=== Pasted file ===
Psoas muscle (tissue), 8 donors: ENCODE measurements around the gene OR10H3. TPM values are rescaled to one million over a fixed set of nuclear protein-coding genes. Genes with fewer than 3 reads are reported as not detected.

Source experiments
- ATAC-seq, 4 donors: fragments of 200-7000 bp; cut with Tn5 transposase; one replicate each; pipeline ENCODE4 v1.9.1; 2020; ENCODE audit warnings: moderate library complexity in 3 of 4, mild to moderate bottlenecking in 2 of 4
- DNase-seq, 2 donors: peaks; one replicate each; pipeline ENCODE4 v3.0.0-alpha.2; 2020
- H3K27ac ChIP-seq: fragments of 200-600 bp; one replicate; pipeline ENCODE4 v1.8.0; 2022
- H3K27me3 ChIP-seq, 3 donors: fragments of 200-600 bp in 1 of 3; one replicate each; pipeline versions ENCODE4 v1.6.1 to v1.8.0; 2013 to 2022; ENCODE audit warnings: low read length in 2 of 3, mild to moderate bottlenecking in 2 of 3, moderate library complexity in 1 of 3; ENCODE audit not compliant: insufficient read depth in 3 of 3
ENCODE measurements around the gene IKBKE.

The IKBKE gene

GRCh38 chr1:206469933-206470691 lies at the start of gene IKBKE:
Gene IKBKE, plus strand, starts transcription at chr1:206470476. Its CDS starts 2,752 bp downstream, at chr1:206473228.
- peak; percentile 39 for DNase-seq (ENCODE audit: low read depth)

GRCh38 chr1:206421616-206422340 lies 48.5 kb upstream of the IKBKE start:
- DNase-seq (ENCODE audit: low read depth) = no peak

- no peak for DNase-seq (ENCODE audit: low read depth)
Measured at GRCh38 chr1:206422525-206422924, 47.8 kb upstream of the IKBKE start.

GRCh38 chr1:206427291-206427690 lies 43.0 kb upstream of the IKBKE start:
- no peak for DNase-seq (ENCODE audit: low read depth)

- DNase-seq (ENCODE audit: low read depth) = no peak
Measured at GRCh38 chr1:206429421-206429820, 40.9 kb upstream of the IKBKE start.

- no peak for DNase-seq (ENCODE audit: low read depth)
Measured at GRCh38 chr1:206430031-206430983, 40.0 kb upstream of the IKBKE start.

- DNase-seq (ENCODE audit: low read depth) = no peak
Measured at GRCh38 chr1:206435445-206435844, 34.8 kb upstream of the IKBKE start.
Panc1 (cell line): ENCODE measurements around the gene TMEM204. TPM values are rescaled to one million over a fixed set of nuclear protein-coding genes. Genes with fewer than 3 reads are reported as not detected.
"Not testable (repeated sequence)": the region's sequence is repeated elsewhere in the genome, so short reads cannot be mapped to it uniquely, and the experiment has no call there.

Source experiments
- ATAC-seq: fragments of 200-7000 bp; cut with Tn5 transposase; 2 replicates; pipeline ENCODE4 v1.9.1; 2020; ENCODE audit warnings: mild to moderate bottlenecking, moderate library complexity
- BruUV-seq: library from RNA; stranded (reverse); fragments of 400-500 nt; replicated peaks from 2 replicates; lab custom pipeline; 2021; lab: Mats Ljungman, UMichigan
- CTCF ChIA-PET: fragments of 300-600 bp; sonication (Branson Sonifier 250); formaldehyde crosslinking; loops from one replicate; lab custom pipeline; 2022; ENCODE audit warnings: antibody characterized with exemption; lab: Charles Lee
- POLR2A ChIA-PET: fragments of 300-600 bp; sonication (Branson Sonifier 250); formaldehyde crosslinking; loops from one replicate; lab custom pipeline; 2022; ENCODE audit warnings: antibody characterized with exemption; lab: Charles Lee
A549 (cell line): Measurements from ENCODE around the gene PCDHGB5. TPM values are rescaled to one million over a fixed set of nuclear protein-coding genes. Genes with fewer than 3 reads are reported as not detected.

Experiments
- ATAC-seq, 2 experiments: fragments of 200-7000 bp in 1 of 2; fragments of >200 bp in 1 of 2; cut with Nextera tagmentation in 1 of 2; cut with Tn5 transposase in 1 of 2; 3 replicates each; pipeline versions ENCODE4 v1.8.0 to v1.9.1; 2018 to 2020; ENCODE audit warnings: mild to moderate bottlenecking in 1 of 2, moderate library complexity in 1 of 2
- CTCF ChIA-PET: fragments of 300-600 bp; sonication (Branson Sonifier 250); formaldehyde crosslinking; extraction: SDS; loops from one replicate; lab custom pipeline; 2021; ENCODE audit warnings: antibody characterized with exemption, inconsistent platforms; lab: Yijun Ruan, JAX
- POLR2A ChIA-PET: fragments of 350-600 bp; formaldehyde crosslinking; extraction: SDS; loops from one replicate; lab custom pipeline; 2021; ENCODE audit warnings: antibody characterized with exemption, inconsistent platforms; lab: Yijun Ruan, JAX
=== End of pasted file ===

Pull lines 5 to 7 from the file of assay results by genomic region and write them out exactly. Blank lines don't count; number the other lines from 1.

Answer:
- H3K27ac ChIP-seq: fragments of 200-600 bp; one replicate; pipeline ENCODE4 v1.8.0; 2022
- H3K27me3 ChIP-seq, 3 donors: fragments of 200-600 bp in 1 of 3; one replicate each; pipeline versions ENCODE4 v1.6.1 to v1.8.0; 2013 to 2022; ENCODE audit warnings: low read length in 2 of 3, mild to moderate bottlenecking in 2 of 3, moderate library complexity in 1 of 3; ENCODE audit not compliant: insufficient read depth in 3 of 3
ENCODE measurements around the gene IKBKE.